Web browsers are big, complicated pieces of software that are extremely difficult to secure. In the case of Chrome, it’s an even more interesting challenge as we contend with a codebase that evolves at a blisteringly fast pace. All of this means that we need to move very quickly to keep up, and one of the ways we do so is with a scaled out fuzzing infrastructure.

Chrome’s fuzzing infrastructure (affectionately named "ClusterFuzz") is built on top of a cluster of several hundred virtual machines running approximately six-thousand simultaneous Chrome instances. ClusterFuzz automatically grabs the most current Chrome LKGR (Last Known Good Revision), and hammers away at it to the tune of around fifty-million test cases a day. That capacity has roughly quadrupled since the system’s inception, and we plan to quadruple it again over the next few weeks.

With that kind of volume, we’d be overloaded if we just automated the test case generation and crash detection. That’s why we’ve automated the entire fuzzing pipeline, including the following processes:

  • Managing test cases and infrastructure - To run at maximum capacity we need to generate a constant stream of test cases, distribute them across thousands of Chrome instances running on hundreds of virtual machines, and track the results.
  • Analyzing crashes - The only crashes we care about for security purposes are the exploitable ones. So we use Address Sanitizer to instrument our Chrome binaries and provide detailed reports on potentially exploitable crashes.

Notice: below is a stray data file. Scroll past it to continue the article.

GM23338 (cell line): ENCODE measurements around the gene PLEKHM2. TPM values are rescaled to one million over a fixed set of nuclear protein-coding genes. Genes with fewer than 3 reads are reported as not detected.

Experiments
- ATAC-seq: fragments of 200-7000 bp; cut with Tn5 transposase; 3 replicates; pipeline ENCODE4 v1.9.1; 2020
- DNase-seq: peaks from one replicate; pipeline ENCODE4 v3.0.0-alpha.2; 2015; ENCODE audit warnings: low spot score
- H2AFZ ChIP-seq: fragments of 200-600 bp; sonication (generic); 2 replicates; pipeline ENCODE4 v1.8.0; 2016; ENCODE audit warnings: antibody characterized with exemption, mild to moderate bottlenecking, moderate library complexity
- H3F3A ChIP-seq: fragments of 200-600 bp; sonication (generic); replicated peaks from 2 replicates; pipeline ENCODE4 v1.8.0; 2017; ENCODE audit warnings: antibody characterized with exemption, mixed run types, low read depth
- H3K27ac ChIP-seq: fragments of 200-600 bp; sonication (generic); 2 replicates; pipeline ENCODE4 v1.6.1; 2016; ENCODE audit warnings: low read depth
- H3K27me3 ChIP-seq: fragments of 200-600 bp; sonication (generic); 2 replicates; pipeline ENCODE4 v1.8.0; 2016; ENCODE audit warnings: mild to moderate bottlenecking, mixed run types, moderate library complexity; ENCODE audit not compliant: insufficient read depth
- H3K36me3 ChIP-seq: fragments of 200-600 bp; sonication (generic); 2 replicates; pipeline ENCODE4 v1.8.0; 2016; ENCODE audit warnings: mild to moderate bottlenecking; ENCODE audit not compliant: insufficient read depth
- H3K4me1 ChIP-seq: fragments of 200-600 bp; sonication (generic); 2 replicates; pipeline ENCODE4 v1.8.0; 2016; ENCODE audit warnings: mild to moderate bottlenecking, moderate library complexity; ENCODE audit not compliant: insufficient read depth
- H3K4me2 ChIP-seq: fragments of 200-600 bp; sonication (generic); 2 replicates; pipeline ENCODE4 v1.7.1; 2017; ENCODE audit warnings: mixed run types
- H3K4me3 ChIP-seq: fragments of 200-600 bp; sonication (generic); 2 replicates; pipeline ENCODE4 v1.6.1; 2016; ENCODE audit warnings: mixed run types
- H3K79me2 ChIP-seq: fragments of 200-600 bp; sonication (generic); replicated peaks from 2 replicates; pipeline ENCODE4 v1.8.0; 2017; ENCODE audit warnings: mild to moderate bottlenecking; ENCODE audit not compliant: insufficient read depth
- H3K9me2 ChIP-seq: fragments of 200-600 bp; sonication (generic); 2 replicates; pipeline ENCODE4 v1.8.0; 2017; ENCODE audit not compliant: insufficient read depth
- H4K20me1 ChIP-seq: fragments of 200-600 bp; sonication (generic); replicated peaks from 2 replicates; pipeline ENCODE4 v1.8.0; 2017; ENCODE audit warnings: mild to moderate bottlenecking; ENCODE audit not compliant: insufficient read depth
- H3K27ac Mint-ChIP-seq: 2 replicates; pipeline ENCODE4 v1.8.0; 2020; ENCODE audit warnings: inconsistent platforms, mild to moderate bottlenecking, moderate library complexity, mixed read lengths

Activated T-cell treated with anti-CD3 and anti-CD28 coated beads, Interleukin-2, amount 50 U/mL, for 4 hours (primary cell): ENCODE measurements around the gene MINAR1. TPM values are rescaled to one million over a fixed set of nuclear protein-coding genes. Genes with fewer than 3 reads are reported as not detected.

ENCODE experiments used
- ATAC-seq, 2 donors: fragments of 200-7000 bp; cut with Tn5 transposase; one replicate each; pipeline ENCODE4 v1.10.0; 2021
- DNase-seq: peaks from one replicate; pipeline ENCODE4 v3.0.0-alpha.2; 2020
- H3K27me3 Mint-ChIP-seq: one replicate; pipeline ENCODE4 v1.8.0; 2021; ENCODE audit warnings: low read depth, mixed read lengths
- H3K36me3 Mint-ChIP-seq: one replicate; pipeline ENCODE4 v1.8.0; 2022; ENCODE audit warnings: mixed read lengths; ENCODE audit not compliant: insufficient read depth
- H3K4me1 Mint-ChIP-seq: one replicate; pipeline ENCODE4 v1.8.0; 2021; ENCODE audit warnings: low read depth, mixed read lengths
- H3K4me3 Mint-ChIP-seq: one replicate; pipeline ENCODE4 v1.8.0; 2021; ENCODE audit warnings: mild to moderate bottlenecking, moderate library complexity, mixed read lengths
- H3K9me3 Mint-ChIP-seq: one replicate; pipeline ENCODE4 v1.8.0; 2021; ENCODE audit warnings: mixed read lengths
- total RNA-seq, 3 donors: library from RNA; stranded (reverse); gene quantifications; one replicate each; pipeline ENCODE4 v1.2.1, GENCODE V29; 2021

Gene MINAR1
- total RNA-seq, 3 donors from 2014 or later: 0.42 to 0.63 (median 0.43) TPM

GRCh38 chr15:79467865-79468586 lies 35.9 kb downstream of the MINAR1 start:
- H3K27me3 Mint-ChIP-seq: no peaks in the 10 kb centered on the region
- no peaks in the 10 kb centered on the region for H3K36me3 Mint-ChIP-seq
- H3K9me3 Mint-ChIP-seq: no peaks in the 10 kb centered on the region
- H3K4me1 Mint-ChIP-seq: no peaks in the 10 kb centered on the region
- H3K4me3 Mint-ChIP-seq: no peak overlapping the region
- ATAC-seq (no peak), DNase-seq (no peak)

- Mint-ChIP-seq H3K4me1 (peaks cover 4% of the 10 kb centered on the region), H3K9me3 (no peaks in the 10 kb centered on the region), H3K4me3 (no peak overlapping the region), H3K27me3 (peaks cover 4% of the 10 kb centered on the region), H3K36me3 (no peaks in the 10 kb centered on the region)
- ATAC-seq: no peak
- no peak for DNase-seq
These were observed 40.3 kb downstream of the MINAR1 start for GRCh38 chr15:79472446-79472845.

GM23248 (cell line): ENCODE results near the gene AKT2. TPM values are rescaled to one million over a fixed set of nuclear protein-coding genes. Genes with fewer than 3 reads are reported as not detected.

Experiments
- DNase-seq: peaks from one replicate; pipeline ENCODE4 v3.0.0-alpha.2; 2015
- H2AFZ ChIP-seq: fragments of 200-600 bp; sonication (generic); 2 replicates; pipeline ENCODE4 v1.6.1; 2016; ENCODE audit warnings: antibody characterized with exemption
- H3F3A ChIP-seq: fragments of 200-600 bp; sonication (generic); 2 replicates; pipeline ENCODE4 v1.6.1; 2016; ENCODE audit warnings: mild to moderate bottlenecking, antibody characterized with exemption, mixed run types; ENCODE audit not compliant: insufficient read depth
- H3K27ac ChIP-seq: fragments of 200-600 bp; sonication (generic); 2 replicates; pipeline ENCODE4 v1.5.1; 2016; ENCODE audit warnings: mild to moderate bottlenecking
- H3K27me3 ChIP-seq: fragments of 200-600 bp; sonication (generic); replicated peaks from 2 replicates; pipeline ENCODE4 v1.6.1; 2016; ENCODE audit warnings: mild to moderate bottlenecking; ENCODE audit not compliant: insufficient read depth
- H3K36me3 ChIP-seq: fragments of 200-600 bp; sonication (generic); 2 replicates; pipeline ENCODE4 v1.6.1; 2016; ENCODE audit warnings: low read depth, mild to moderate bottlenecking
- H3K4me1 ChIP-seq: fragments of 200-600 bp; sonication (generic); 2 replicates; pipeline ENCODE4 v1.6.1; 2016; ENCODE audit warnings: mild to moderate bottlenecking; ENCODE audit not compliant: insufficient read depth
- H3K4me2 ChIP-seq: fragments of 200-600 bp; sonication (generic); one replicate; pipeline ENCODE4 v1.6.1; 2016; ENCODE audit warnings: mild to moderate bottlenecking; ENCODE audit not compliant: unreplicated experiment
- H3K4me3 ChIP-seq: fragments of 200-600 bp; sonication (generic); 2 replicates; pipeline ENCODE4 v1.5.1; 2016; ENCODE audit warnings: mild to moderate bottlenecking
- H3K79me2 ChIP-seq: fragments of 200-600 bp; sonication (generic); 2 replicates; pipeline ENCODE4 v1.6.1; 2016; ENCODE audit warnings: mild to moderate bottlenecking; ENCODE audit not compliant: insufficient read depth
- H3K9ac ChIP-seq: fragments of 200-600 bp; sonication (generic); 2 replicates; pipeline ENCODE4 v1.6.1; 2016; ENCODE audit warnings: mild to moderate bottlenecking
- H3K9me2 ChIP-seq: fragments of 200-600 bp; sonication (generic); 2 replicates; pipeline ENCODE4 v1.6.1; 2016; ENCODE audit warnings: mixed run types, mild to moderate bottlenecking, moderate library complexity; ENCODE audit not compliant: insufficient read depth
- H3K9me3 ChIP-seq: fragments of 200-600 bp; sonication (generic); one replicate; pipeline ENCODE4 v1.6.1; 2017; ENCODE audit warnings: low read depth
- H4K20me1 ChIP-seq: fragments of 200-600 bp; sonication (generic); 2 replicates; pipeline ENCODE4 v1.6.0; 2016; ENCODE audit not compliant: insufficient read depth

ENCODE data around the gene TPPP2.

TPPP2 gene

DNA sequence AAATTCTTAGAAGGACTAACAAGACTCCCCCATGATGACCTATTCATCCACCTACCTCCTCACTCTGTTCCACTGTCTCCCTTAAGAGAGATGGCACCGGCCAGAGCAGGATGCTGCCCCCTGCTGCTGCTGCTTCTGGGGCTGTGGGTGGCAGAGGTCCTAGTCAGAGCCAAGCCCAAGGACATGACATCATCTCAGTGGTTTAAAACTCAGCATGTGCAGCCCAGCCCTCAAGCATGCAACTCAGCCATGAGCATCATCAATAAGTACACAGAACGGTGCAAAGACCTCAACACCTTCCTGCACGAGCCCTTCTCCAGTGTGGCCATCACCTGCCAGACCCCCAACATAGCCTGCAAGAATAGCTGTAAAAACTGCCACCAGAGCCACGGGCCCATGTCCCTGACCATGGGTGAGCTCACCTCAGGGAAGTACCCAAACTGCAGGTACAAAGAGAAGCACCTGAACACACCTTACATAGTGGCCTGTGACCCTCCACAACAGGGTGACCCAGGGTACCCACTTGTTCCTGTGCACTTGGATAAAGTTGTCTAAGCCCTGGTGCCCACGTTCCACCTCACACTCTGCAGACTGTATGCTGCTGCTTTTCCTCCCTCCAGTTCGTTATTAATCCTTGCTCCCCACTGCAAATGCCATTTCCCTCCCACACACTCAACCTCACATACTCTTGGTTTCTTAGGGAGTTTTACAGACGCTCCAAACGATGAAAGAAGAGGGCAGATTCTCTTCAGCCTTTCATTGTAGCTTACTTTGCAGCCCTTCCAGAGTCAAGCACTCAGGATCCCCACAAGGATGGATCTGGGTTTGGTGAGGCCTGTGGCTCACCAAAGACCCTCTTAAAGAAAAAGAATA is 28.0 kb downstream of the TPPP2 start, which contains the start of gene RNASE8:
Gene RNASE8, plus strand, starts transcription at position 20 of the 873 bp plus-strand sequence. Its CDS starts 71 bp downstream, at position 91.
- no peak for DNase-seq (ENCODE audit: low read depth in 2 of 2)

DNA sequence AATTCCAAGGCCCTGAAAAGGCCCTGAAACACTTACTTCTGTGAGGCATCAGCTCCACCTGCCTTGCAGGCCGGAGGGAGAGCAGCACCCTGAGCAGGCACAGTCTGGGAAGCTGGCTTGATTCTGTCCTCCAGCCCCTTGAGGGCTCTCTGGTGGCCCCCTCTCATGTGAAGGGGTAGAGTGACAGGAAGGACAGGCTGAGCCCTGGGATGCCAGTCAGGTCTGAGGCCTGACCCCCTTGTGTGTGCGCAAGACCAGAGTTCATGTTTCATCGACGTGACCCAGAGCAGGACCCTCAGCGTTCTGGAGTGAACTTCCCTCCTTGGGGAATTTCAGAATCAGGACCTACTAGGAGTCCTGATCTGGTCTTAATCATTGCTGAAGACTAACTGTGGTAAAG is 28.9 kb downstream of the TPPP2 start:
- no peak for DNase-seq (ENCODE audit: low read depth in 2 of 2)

• Minimizing test cases - Fuzzer test cases are often very large files—usually as much as several hundred kilobytes each. So we take the generated test cases and distill them down to the few, essential pieces that actually trigger the crash.
  • Identifying regressions - The first step in getting a crash fixed is figuring out where it is and who should fix it. So this phase tracks the crash down to the range of changes that introduced it.
  • Verifying fixes - In order to verify when a crash is actually fixed, which we run the open crash cases against each new LKGR build.

In addition to manageability, this level of scale and automation provides a very important additional benefit. By aggressively tracking the Chrome LKGR builds, ClusterFuzz is evolving into a real-time security regression detection capability. To appreciate just what that means, consider that ClusterFuzz has detected 95 unique vulnerabilities since we brought it fully online at the end of last year. In that time, 44 of those vulnerabilities were identified and fixed before they ever had a chance to make it out to a stable release. As we further refine our process and increase our scale, we expect potential security regressions in stable releases to become increasingly less common.

Just like Chrome itself, our fuzzing work is constantly evolving and pushing the state of the art in both scale and techniques. In keeping with Chrome’s security principles, we’re helping to make the web safer by upstreaming the security fixes into projects we rely upon, like WebKit and FFmpeg. As we expand and improve ClusterFuzz, users of those upstream projects will continue to benefit.